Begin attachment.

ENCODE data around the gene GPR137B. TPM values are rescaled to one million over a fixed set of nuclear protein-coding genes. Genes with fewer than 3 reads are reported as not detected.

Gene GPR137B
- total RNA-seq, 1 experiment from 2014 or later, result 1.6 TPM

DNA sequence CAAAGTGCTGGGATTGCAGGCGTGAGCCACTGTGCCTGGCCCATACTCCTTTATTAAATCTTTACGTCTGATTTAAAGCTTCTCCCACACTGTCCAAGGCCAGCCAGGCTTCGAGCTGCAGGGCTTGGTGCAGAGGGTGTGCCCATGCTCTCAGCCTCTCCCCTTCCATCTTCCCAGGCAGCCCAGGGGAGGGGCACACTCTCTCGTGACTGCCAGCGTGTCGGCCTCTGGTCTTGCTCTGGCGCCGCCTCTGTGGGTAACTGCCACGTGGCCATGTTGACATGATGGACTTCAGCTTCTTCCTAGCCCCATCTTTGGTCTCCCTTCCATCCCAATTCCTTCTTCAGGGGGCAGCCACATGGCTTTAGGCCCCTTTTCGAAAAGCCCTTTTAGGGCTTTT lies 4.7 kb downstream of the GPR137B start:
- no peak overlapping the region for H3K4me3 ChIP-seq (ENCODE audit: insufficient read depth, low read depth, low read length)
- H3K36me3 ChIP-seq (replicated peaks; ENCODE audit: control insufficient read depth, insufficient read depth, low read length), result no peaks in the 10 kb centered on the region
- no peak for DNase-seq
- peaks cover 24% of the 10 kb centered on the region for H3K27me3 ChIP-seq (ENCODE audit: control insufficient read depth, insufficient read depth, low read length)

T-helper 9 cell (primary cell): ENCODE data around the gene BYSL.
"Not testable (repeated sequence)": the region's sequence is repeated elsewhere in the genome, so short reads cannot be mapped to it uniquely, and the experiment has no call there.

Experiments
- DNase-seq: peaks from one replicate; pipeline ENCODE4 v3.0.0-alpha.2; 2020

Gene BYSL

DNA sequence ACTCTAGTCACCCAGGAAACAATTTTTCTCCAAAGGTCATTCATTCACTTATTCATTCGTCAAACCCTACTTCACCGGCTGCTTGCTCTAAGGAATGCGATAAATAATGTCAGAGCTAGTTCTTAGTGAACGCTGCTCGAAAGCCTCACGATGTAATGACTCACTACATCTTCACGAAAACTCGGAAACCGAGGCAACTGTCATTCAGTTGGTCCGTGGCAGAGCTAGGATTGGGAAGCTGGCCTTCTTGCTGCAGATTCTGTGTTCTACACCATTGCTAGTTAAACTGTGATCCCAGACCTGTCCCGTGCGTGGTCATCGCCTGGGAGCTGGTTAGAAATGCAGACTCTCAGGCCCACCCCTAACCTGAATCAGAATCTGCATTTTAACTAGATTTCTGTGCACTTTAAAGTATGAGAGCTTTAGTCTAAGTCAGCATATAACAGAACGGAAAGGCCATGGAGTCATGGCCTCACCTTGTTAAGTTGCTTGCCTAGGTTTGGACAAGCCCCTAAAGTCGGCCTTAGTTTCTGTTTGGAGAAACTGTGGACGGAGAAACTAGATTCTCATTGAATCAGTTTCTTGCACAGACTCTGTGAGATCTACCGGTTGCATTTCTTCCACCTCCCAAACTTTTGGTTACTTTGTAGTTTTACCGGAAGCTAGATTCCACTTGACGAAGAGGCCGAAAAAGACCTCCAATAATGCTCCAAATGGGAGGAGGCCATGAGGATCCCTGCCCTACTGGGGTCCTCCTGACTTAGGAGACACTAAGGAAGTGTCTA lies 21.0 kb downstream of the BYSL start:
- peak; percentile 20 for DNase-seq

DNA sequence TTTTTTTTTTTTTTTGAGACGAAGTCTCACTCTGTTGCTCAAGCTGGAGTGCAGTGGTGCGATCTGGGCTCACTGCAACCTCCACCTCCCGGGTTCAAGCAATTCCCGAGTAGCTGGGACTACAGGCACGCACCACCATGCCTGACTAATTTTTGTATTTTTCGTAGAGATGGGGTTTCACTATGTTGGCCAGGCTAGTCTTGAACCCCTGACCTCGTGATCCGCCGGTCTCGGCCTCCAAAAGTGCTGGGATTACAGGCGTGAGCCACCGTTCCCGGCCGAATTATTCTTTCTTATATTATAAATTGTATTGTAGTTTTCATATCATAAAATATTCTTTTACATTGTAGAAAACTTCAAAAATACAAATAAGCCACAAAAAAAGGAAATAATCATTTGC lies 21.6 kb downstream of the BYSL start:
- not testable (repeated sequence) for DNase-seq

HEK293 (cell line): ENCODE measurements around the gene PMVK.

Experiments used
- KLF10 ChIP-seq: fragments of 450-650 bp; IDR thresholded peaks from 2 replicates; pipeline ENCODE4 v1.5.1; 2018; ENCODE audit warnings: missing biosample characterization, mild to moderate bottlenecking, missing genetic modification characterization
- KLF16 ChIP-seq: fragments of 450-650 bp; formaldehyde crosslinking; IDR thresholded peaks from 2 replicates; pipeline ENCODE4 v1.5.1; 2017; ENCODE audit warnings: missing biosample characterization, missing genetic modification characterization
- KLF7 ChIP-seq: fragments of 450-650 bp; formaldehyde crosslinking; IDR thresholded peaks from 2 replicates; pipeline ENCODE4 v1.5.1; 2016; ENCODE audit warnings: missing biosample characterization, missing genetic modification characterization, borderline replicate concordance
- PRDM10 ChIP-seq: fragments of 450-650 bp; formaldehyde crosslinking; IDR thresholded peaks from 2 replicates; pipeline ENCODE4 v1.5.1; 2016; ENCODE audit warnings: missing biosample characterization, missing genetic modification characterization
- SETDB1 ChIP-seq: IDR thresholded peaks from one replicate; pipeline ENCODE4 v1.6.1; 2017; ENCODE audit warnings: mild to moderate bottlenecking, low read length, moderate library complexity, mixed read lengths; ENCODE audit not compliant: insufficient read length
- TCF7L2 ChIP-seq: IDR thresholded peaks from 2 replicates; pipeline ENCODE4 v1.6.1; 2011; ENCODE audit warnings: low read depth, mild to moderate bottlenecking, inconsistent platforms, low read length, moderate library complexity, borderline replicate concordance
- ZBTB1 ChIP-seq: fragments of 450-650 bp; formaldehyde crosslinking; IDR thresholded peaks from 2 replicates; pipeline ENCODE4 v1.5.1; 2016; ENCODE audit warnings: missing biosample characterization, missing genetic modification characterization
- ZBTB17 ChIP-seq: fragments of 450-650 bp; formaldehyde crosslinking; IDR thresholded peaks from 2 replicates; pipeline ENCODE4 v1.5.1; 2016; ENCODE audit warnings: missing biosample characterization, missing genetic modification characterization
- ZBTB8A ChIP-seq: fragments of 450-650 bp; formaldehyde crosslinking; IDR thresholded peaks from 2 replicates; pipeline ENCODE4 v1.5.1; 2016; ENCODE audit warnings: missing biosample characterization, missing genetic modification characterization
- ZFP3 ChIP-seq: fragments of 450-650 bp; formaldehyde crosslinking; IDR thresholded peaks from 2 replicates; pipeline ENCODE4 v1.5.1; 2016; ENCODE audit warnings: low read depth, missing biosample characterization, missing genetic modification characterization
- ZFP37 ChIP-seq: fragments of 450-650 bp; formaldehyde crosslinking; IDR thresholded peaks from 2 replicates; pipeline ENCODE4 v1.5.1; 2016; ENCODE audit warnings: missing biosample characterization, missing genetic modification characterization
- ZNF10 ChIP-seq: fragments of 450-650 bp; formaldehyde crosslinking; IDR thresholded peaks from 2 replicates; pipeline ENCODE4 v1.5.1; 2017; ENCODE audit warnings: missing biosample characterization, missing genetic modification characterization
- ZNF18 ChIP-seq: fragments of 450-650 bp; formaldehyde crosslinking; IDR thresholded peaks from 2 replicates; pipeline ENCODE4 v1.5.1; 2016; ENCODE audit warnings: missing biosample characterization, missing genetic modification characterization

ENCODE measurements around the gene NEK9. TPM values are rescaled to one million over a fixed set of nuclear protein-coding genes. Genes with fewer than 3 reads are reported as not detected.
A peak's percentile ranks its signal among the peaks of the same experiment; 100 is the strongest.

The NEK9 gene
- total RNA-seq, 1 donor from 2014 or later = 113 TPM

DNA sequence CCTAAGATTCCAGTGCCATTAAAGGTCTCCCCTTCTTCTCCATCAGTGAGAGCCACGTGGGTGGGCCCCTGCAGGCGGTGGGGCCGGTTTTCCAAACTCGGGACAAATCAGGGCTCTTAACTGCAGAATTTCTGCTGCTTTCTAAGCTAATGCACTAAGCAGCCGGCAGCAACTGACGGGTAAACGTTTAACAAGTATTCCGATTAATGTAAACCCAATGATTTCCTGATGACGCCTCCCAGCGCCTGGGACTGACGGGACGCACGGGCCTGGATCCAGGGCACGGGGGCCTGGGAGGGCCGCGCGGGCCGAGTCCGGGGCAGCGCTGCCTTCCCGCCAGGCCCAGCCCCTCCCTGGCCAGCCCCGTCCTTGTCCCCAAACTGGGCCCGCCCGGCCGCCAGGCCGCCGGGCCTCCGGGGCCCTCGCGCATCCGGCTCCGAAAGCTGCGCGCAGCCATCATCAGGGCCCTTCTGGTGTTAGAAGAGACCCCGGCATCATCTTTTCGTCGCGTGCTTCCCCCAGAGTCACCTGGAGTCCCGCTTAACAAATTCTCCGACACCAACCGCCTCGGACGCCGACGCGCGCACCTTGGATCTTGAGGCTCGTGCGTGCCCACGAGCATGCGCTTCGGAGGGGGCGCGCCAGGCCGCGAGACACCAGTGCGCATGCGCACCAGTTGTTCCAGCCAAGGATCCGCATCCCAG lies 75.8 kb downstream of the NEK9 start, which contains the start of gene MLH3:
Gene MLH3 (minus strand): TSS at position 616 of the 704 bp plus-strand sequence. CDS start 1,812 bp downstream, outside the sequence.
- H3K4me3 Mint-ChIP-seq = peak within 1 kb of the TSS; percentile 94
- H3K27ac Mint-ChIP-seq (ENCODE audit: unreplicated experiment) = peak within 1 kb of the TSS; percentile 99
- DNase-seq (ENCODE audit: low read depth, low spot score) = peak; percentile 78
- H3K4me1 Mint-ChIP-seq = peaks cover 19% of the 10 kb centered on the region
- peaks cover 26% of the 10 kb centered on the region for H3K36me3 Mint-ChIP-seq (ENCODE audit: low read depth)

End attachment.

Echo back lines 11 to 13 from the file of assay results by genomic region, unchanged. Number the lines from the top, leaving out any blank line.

Experiments
- DNase-seq: peaks from one replicate; pipeline ENCODE4 v3.0.0-alpha.2; 2020

Gene BYSL